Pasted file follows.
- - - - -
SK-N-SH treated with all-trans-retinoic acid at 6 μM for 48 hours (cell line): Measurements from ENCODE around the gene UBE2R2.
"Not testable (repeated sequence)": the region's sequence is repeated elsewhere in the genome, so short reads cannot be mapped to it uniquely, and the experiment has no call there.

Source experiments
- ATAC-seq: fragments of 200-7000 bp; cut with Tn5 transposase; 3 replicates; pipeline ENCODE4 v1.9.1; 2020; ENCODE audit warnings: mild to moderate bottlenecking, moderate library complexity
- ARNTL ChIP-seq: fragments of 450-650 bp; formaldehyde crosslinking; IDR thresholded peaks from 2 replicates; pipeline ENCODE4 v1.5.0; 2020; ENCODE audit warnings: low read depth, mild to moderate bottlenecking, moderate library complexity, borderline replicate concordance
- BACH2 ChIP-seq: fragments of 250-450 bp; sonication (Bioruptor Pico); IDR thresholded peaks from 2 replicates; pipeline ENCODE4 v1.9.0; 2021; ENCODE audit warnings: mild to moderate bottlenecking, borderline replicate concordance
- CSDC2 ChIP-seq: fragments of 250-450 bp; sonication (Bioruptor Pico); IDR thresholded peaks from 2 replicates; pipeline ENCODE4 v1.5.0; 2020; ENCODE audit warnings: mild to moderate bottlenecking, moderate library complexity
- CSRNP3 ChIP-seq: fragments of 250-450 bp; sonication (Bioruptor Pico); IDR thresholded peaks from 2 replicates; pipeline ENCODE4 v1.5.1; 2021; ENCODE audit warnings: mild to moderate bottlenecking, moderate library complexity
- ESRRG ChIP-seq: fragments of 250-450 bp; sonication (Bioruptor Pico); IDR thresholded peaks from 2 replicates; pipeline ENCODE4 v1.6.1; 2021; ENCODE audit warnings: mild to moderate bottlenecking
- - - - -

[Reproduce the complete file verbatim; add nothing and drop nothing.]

SK-N-SH treated with all-trans-retinoic acid at 6 μM for 48 hours (cell line): Measurements from ENCODE around the gene UBE2R2.
"Not testable (repeated sequence)": the region's sequence is repeated elsewhere in the genome, so short reads cannot be mapped to it uniquely, and the experiment has no call there.

Source experiments
- ATAC-seq: fragments of 200-7000 bp; cut with Tn5 transposase; 3 replicates; pipeline ENCODE4 v1.9.1; 2020; ENCODE audit warnings: mild to moderate bottlenecking, moderate library complexity
- ARNTL ChIP-seq: fragments of 450-650 bp; formaldehyde crosslinking; IDR thresholded peaks from 2 replicates; pipeline ENCODE4 v1.5.0; 2020; ENCODE audit warnings: low read depth, mild to moderate bottlenecking, moderate library complexity, borderline replicate concordance
- BACH2 ChIP-seq: fragments of 250-450 bp; sonication (Bioruptor Pico); IDR thresholded peaks from 2 replicates; pipeline ENCODE4 v1.9.0; 2021; ENCODE audit warnings: mild to moderate bottlenecking, borderline replicate concordance
- CSDC2 ChIP-seq: fragments of 250-450 bp; sonication (Bioruptor Pico); IDR thresholded peaks from 2 replicates; pipeline ENCODE4 v1.5.0; 2020; ENCODE audit warnings: mild to moderate bottlenecking, moderate library complexity
- CSRNP3 ChIP-seq: fragments of 250-450 bp; sonication (Bioruptor Pico); IDR thresholded peaks from 2 replicates; pipeline ENCODE4 v1.5.1; 2021; ENCODE audit warnings: mild to moderate bottlenecking, moderate library complexity
- ESRRG ChIP-seq: fragments of 250-450 bp; sonication (Bioruptor Pico); IDR thresholded peaks from 2 replicates; pipeline ENCODE4 v1.6.1; 2021; ENCODE audit warnings: mild to moderate bottlenecking